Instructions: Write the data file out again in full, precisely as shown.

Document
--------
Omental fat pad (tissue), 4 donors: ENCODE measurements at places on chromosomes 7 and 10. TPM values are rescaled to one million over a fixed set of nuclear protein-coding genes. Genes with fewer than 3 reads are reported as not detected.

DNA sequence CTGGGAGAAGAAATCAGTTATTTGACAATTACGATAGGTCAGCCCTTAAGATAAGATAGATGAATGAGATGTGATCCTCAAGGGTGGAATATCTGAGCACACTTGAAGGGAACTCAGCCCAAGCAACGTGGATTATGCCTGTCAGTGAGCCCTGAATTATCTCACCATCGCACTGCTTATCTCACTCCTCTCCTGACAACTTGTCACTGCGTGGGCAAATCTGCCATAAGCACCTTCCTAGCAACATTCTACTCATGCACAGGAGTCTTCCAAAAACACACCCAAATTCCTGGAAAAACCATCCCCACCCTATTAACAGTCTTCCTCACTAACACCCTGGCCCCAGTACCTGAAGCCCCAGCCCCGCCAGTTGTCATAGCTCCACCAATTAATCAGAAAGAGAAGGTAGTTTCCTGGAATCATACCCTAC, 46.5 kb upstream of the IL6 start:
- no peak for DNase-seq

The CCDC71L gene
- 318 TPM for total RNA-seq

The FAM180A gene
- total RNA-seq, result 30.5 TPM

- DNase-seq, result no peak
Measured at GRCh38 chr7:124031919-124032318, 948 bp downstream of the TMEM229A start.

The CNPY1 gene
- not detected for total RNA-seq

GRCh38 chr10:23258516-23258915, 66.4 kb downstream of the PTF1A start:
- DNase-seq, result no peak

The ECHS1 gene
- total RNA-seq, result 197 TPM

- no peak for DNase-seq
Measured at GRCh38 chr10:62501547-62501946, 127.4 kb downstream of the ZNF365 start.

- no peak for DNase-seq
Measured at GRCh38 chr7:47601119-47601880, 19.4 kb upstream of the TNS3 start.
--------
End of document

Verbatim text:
Omental fat pad (tissue), 4 donors: ENCODE measurements at places on chromosomes 7 and 10. TPM values are rescaled to one million over a fixed set of nuclear protein-coding genes. Genes with fewer than 3 reads are reported as not detected.

DNA sequence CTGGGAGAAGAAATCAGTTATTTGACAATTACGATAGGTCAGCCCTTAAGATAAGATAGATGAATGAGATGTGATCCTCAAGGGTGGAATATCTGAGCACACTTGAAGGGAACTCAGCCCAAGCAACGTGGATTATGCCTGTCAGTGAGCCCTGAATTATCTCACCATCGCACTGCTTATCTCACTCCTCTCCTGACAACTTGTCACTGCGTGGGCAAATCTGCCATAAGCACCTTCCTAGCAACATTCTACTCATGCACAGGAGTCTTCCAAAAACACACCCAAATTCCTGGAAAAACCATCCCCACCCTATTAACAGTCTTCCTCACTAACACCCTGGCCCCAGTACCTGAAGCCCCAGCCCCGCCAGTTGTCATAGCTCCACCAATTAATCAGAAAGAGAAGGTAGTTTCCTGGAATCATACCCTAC, 46.5 kb upstream of the IL6 start:
- no peak for DNase-seq

The CCDC71L gene
- 318 TPM for total RNA-seq

The FAM180A gene
- total RNA-seq, result 30.5 TPM

- DNase-seq, result no peak
Measured at GRCh38 chr7:124031919-124032318, 948 bp downstream of the TMEM229A start.

The CNPY1 gene
- not detected for total RNA-seq

GRCh38 chr10:23258516-23258915, 66.4 kb downstream of the PTF1A start:
- DNase-seq, result no peak

The ECHS1 gene
- total RNA-seq, result 197 TPM

- no peak for DNase-seq
Measured at GRCh38 chr10:62501547-62501946, 127.4 kb downstream of the ZNF365 start.

- no peak for DNase-seq
Measured at GRCh38 chr7:47601119-47601880, 19.4 kb upstream of the TNS3 start.